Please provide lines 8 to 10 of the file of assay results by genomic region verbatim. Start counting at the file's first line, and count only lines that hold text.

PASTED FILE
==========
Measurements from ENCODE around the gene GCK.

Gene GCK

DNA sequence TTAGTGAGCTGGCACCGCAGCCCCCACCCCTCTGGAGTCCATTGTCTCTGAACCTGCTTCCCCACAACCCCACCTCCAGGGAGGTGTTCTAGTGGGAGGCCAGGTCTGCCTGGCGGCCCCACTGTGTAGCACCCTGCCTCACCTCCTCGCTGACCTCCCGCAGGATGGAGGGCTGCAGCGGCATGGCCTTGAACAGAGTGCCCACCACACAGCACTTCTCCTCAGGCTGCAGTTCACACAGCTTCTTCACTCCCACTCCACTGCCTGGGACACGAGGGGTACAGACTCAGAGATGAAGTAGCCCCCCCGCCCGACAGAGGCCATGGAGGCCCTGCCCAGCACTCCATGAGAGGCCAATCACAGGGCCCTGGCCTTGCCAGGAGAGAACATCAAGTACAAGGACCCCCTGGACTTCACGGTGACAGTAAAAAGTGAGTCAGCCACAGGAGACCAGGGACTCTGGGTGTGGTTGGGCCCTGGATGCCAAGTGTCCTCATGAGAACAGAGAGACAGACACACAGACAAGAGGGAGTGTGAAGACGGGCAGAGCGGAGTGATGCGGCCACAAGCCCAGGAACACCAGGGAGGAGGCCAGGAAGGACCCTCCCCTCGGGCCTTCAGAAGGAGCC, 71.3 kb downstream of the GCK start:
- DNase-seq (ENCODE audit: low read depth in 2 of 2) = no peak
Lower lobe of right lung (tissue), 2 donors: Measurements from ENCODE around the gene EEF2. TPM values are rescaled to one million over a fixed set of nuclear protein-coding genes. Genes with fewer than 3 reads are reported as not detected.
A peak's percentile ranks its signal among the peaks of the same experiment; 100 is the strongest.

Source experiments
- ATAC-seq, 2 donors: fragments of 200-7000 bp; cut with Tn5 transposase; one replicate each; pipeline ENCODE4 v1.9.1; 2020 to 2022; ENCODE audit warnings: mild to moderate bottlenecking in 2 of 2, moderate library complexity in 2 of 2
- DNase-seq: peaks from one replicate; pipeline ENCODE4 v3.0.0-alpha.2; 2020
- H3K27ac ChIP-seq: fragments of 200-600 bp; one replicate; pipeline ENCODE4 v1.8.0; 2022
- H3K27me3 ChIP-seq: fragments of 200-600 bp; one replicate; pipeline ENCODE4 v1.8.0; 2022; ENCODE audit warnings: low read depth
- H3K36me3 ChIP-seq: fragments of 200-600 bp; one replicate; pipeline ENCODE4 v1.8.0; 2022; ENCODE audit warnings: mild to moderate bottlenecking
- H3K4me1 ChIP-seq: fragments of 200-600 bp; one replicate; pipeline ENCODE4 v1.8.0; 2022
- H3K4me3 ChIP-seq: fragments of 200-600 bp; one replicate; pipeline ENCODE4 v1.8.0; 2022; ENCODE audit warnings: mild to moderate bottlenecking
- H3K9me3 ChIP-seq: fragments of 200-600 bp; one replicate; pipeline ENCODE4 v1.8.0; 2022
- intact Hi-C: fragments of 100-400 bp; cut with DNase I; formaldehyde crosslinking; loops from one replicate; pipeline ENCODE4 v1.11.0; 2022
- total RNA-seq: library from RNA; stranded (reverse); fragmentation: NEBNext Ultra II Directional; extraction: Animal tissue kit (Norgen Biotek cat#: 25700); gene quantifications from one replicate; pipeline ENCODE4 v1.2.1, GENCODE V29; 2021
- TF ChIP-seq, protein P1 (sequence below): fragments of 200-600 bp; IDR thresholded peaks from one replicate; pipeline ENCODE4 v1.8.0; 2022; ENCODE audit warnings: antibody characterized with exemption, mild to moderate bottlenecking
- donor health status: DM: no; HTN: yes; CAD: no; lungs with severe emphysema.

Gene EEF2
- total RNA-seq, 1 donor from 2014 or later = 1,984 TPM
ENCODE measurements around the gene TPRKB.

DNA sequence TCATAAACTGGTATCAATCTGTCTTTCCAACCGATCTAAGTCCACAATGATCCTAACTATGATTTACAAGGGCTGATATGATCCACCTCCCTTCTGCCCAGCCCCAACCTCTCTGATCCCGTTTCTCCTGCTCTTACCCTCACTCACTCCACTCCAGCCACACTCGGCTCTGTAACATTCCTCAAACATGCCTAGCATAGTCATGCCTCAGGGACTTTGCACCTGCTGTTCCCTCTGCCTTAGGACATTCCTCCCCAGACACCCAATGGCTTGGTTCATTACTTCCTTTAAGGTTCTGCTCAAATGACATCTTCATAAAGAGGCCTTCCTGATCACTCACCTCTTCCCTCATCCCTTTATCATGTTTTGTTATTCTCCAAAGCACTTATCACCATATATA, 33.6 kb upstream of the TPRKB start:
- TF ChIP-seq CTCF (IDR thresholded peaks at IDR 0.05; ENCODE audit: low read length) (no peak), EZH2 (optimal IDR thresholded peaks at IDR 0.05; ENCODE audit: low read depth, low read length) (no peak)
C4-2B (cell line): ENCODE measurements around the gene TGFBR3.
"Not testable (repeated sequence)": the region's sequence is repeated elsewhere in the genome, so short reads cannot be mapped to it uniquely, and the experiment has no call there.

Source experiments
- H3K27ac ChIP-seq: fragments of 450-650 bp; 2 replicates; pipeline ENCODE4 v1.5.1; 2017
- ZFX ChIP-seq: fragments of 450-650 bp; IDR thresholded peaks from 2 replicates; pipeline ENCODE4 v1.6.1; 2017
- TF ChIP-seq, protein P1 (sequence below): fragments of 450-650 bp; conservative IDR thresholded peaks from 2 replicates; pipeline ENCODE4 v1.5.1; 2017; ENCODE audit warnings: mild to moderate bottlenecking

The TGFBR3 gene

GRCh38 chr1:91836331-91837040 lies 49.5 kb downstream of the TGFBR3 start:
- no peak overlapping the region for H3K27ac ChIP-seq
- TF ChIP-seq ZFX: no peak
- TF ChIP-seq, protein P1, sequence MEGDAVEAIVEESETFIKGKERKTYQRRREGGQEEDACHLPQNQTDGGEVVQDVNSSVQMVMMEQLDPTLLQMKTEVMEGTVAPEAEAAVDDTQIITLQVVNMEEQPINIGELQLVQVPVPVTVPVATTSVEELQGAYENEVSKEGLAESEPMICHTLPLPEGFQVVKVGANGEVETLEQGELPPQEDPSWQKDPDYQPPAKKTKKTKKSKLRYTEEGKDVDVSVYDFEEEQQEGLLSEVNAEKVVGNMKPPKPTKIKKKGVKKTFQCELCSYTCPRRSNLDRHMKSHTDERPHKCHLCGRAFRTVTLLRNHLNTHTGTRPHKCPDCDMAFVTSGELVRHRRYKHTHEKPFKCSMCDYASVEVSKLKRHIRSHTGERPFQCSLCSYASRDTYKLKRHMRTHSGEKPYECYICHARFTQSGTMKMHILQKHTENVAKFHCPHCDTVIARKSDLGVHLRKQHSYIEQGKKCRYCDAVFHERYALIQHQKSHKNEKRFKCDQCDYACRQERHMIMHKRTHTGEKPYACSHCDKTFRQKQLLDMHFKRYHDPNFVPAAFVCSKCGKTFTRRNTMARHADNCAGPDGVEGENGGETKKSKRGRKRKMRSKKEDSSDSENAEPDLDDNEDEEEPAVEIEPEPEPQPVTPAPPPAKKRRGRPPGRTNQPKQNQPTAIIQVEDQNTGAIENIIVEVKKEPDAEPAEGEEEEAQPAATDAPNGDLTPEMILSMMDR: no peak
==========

- ATAC-seq, 2 donors: fragments of 200-7000 bp; cut with Tn5 transposase; one replicate each; pipeline ENCODE4 v1.9.1; 2020 to 2022; ENCODE audit warnings: mild to moderate bottlenecking in 2 of 2, moderate library complexity in 2 of 2
- DNase-seq: peaks from one replicate; pipeline ENCODE4 v3.0.0-alpha.2; 2020
- H3K27ac ChIP-seq: fragments of 200-600 bp; one replicate; pipeline ENCODE4 v1.8.0; 2022